6. Charles Spurgeon, Dr. Ryrie, Dr. John Phillips Dr. R.C. Sproul these are some of the best theologians support 1 Corinthians 11 1-16 head coverings for women while praying or prophesying in corporate worship.
  7. Great to see that you blow off half a chapter 1 Corinthians 11 1-16 of holy scripture as myth! 2 Timothy 3:16 (KJV) 16 All scripture is given by inspiration of God, and is profitable for doctrine, for reproof, for correction, for instruction in righteousness: 3:16 The fact that Scripture is inspired by God (literally God-breathed, breathed out by God's own speech; see also Heb 4:12-13; 2 Pet 1:20-21) does not negate the active involvement of the human authors. But it does affirm that God is fully responsible for his word. Scripture is true, reliable, authoritative, permanent, and powerful because it comes from God himself. Its message is coherent, and it is consistent in its testimony about Jesus Christ (Luke 24:25-27, 44; John 5:39-40; Acts 3:24; 1 Cor 15:3-4). Thus it has the power to bring salvation and elicit faith. It must not be abused, as the false teachers had been doing (1 Tim 1:4-7; 2 Pet 3:16), but must be taught properly. As a consequence of inspiration, all Scripture is useful. Including 1 Corinthians 11 1-16 which some find inconvenient. Both the OT and the NT are together our guide and teacher in life.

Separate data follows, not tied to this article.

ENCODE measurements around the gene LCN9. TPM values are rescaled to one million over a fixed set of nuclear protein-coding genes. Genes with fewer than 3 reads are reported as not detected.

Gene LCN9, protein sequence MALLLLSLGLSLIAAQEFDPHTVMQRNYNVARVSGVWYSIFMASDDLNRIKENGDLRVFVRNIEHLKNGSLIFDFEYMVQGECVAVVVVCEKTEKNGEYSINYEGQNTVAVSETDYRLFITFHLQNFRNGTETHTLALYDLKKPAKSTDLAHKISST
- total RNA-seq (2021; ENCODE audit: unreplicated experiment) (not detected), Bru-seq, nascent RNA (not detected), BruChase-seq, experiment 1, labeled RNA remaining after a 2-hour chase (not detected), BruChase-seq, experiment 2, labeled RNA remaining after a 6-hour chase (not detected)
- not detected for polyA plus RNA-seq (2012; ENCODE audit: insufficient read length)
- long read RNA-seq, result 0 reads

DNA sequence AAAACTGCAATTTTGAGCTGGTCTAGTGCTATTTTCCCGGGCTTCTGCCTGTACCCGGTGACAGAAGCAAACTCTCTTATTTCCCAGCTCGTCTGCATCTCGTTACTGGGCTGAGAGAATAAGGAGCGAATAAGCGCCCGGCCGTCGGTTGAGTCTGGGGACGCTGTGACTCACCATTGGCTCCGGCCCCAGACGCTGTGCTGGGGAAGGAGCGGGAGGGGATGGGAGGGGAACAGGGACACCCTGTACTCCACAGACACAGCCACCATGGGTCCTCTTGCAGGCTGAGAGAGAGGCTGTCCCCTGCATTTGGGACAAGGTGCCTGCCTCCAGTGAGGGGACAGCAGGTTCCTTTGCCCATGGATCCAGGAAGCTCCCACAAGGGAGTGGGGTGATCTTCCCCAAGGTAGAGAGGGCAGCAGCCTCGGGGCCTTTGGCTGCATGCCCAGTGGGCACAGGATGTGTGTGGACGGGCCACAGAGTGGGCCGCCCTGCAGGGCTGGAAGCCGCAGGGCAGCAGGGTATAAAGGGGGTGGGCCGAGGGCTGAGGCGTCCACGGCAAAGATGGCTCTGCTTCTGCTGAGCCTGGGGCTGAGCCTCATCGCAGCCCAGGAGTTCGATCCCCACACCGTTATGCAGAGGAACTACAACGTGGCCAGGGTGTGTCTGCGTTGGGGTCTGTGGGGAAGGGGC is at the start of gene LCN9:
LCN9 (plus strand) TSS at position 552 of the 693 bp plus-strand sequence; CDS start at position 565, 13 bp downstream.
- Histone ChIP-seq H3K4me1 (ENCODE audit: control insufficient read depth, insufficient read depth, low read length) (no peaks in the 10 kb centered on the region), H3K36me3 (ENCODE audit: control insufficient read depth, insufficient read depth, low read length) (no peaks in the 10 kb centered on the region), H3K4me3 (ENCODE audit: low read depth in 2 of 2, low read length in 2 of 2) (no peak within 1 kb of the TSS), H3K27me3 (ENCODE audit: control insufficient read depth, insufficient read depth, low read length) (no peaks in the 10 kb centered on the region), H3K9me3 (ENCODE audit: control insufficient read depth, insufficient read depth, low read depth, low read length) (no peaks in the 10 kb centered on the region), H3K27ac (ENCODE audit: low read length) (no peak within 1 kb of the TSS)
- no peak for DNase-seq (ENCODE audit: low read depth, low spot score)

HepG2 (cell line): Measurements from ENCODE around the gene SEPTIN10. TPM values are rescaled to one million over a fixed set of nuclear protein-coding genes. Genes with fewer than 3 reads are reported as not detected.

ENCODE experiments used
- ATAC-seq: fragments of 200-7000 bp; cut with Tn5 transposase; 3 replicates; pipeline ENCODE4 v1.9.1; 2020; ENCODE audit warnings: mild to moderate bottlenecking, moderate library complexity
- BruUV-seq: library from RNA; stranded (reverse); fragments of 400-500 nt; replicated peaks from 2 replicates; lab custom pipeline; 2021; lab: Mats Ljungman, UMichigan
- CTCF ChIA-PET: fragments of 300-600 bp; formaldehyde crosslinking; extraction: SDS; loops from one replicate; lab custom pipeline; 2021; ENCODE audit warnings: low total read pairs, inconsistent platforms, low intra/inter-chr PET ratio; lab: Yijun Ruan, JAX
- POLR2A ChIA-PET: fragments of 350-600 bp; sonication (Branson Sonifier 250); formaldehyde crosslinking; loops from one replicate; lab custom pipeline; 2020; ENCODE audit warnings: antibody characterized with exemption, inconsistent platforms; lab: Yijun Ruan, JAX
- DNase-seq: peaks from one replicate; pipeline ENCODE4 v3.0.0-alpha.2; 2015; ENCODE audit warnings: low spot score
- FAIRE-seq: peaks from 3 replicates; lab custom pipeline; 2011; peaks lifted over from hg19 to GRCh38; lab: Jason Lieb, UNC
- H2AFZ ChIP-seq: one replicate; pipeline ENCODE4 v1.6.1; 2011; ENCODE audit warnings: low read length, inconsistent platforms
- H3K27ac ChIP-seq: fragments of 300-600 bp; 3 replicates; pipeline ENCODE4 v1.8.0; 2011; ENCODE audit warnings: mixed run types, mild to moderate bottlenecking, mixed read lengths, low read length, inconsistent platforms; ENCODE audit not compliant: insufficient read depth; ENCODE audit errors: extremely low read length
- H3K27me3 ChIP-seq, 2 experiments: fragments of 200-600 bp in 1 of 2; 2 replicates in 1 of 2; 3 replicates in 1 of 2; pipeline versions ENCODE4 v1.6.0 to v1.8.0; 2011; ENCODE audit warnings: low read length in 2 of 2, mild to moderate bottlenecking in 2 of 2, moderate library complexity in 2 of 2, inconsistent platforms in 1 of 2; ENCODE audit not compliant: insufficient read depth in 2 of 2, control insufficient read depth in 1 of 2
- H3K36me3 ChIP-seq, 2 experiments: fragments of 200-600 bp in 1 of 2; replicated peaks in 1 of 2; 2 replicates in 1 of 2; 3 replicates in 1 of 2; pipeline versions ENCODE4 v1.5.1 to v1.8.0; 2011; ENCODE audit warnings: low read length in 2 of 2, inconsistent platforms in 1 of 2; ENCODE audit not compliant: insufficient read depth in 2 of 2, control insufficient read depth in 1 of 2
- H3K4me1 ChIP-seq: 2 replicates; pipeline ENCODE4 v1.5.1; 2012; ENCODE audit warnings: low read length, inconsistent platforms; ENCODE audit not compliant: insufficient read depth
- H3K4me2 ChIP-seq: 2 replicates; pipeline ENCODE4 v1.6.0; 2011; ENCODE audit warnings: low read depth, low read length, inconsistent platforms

8. Hi Marilyn, I would like to thank you for contributing to the thread. I respect your current position yet I'm sorry but whomever told you that was simply wrong. The reasons given for the instructions in 1 Corinthians 11 1-16 were given by the Apostle Paul himself within the chapter and one never, never, never, never substitutes a different reason if one had already been given. If you study that passage you will see clearly that the reason for head coverings is due to the divine order and the angels. Because he invoked the divine order that makes the instructions for head covering for women trans-cultural. Meaning it transcends cultures like the principle of tithing. Tithing was done via the denariuos or shekel then, but now in US dollar. The underlying principle remains the same. Reading scripture in context is important, but we must be very careful not to use the cultural card on scripture. Also, the passage is not specifying married women. It is specifying women and men in a general sense. The entire chapter was in regards to corporate worship. The first 16 verses half a chapter of Holy Scripture had to do with head coverings for women, and the reasons why. The second half had to do with corrections regarding the Lord's supper. As I stated earlier another common argument against head coverings is that it was a custom at the time and does not apply to us today. Principles are those commands of God that apply to all people at all time in every culture and in every life situation. Customs are those things that are variant local applications of principles. For example, in the NT the principle of tithing was there and in those days it was done in the Denarius or the Shekel. Does that mean that the only way we can please God today is by paying our tithes in Denarius or Shekel? Of course not! The monetary unit was customary the clothing styles those are the things that are subject to change from culture to culture from place to place. The principle of modesty applies to all generations, but how that modesty is manifested will differ from one country to another and from one time to another. We understand that those things are customary. Many times, distinguishing between custom and principles is a relatively easy matter, but not always sometimes it is excruciatingly difficult to make that distinction. Here is the Principle to apply if you can't decide if something is a custom or principle. The biblical principle would be whatever is not of faith is a sin. The burden of proof is always going to be on those who argue that such and such a command is custom and not principle. If you are not sure then the principle that applies is treat it as a principle, because if you treat a custom as a principle then the only guilt you bear is being overly scrupulous, but if you take a principle of God and treat it as a local custom and don't observe it you have sinned against God. Every serious student of the Word of God first seeks to discover its meaning and standards and then, and only then, to bring practice into conformity with it. Biblical principles determine Biblical practice. A little bit about angels below: Summary: Angel, "messenger," is used of God, of men, and of an order of created spiritual beings whose chief attributes are strength and wisdom. 2Sa 14:20; Ps 103:20; Ps 104:4 In the O.T. the expression "the angel of the Lord" (sometimes "of God") usually implies the presence of Deity in angelic form. Gen 16:1-13; Gen 21:17-19; Gen 22:11-16; Gen 31:11-13; Ex 3:2-4; Judges 2:1; Judges 6:12-16; Judges 13:3-22. Though angels are spirits Ps 104:4; Heb 1:14 power is given them to become visible in the semblance of human form. Gen 19:1 cf Gen 19:5; Ex 3:2; Num 22:22-31; Judges 2:1; Judges 6:11, 22; Judges 13:3, 6; 1Ch 21:16, 20 Mat 1:20; Luke 1:26; John 20:12; Acts 7:30; Acts 12:7, 8 etc.). The word is always used in the masculine gender, though sex, in the human sense, is never ascribed to angels. Mat 22:30; Mark 12:25. They are exceedingly numerous. Mat 26:53; Heb 12:22; Rev 5:11; Ps 68:17 The power is inconceivable. 2Ki 19:35. Their place is about the throne of God. Rev 5:11; Rev 7:11 Their relation to the believer is that of "ministering spirits, sent forth to minister for them who shall be heirs of salvation," and this ministry has reference largely to the physical safety and well-being of believers. 1Ki 19:5; Ps 34:7; Ps 91:11; Dan 6:22; Mat 2:13, 19; Mat 4:11; Luke 22:43; Acts 5:19 Acts 12:7-10 From Heb 1:14; Mat 18:10; Ps 91:11 it would seem that this care for the heirs of salvation begins in infancy and continues through life. The angels observe us 1Co 4:9; Eph 3:10; Eccl 5:6 a fact which should influence conduct. They receive departing saints. Luke 16:22 Man is made "a little lower than the angels," and in incarnation Christ took "for a little "time" this lower place. Ps 8:4, 5; Heb 2:6, 9 that He might lift the believer into His own sphere above angels. Heb 2:9, 10 The angels are to accompany Christ in His second advent. Mat 25:31 To them will be committed the preparation of the judgment of the nations. Mat 13:30, 39, 41, 42 (See Note for Mat 25:32) The kingdom-age is not to be subject to angels, but to Christ and those for whom He was made a little lower than the angels. Heb 2:5 An archangel, Michael, is mentioned as having a particular relation to Israel and to the resurrections. Dan 10:13, 21; Dan 12:1, 2; Jude 1:9; 1Th 4:16 The only other angel whose name is revealed Gabriel, was employed in the most distinguished services. Dan 8:16; Dan 9:21; Luke 1:19, 26 Fallen angels. Two classes of these are mentioned: (1) "The angels which kept not their first estate [place], but left their own habitation," are "chained under darkness," awaiting judgment. 2Pe 2:4; Jude 1:5; 1Co 6:3; John 5:22 (See Note for Gen 6:4) (2) The angels who have Satan Gen 3:1. The origin of these is nowhere explicitly revealed. They may be identical with the demons. For Satan and his angels everlasting fire is prepared. Mat 25:41; Rev 20:10 1 Corinthians 11:1-16 (KJV) 1 Be ye followers of me, even as I also am of Christ. 2 Now I praise you, brethren, that ye remember me in all things, and keep the ordinances, as I delivered them to you. 3 But I would have you know, that the head of every man is Christ; and the head of the woman is the man; and the head of Christ is God. 4 Every man praying or prophesying, having his head covered, dishonoureth his head. 5 But every woman that prayeth or prophesieth with her head uncovered dishonoureth her head: for that is even all one as if she were shaven. 6 For if the woman be not covered, let her also be shorn: but if it be a shame for a woman to be shorn or shaven, let her be covered. 7 For a man indeed ought not to cover his head, forasmuch as he is the image and glory of God: but the woman is the glory of the man. 8 For the man is not of the woman; but the woman of the man. 9 Neither was the man created for the woman; but the woman for the man. 10 For this cause ought the woman to have power on her head because of the angels. 11 Nevertheless neither is the man without the woman, neither the woman without the man, in the Lord. 12 For as the woman is of the man, even so is the man also by the woman; but all things of God. 13 Judge in yourselves: is it comely that a woman pray unto God uncovered? 14 Doth not even nature itself teach you, that, if a man have long hair, it is a shame unto him? 15 But if a woman have long hair, it is a glory to her: for her hair is given her for a covering. 16 But if any man seem to be contentious, we have no such custom, neither the churches of God.